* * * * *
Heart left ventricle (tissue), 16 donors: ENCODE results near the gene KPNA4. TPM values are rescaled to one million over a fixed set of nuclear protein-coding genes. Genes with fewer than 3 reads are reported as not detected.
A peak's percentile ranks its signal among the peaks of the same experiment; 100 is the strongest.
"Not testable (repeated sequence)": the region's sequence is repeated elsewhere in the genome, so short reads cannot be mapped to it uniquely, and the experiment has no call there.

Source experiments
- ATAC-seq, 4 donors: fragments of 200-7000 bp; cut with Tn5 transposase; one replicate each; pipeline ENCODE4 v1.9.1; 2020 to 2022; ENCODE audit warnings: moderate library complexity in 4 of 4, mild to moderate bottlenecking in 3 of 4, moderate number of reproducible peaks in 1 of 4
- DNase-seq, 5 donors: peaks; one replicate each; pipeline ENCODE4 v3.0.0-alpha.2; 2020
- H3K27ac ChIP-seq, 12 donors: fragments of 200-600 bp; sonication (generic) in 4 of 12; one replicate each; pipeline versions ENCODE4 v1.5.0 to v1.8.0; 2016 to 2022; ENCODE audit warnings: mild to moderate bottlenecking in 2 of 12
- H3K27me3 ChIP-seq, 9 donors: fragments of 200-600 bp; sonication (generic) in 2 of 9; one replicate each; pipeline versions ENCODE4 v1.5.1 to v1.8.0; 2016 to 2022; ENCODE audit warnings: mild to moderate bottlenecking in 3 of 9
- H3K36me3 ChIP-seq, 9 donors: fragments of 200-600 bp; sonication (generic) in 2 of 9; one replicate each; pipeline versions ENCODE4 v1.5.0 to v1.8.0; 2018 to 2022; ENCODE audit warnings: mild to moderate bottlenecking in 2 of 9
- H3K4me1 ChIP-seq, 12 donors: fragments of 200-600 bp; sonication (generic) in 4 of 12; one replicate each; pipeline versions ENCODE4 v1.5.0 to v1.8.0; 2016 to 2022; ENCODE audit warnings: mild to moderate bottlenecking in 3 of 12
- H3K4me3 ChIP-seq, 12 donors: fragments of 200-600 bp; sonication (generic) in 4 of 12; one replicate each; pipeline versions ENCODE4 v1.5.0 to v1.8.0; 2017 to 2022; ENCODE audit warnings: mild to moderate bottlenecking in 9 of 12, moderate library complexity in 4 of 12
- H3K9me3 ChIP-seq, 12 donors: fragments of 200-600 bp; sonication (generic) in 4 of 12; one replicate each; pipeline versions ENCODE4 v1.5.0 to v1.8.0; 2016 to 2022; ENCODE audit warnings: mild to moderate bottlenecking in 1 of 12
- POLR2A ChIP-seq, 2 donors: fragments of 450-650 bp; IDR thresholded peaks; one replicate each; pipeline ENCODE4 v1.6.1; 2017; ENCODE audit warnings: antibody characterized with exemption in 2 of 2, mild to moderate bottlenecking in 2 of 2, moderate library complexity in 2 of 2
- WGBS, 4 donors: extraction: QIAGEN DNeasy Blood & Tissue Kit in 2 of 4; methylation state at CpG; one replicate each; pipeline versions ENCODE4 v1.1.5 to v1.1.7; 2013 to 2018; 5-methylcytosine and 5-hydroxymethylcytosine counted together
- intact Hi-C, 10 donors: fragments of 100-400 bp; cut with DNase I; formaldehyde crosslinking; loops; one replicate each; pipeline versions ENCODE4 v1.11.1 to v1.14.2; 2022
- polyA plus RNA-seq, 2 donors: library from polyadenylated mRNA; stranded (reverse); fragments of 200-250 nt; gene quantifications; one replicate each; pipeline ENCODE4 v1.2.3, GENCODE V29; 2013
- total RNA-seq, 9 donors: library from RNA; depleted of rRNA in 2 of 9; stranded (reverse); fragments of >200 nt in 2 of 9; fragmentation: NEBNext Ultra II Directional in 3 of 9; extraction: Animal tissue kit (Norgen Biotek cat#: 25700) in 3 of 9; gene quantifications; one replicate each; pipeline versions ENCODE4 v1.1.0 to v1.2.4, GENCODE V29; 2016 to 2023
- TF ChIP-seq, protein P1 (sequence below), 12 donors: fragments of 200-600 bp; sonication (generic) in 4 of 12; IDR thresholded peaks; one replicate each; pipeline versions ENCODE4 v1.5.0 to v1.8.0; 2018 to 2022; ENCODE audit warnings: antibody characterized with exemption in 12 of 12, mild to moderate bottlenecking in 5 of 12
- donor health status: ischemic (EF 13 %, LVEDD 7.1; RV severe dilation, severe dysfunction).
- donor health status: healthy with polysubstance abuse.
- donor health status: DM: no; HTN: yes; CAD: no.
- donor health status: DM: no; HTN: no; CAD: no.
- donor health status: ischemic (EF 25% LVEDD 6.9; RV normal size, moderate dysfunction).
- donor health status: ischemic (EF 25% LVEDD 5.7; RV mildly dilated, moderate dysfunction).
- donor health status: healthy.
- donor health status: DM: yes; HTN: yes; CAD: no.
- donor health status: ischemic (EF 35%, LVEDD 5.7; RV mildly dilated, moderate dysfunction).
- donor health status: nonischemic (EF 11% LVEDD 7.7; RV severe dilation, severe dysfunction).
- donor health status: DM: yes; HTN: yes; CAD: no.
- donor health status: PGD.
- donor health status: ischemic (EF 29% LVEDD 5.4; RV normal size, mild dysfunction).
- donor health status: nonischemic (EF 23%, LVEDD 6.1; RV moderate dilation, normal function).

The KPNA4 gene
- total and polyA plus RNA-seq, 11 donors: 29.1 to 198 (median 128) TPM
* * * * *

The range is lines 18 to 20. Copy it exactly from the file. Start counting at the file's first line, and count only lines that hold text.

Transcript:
- TF ChIP-seq, protein P1 (sequence below), 12 donors: fragments of 200-600 bp; sonication (generic) in 4 of 12; IDR thresholded peaks; one replicate each; pipeline versions ENCODE4 v1.5.0 to v1.8.0; 2018 to 2022; ENCODE audit warnings: antibody characterized with exemption in 12 of 12, mild to moderate bottlenecking in 5 of 12
- donor health status: ischemic (EF 13 %, LVEDD 7.1; RV severe dilation, severe dysfunction).
- donor health status: healthy with polysubstance abuse.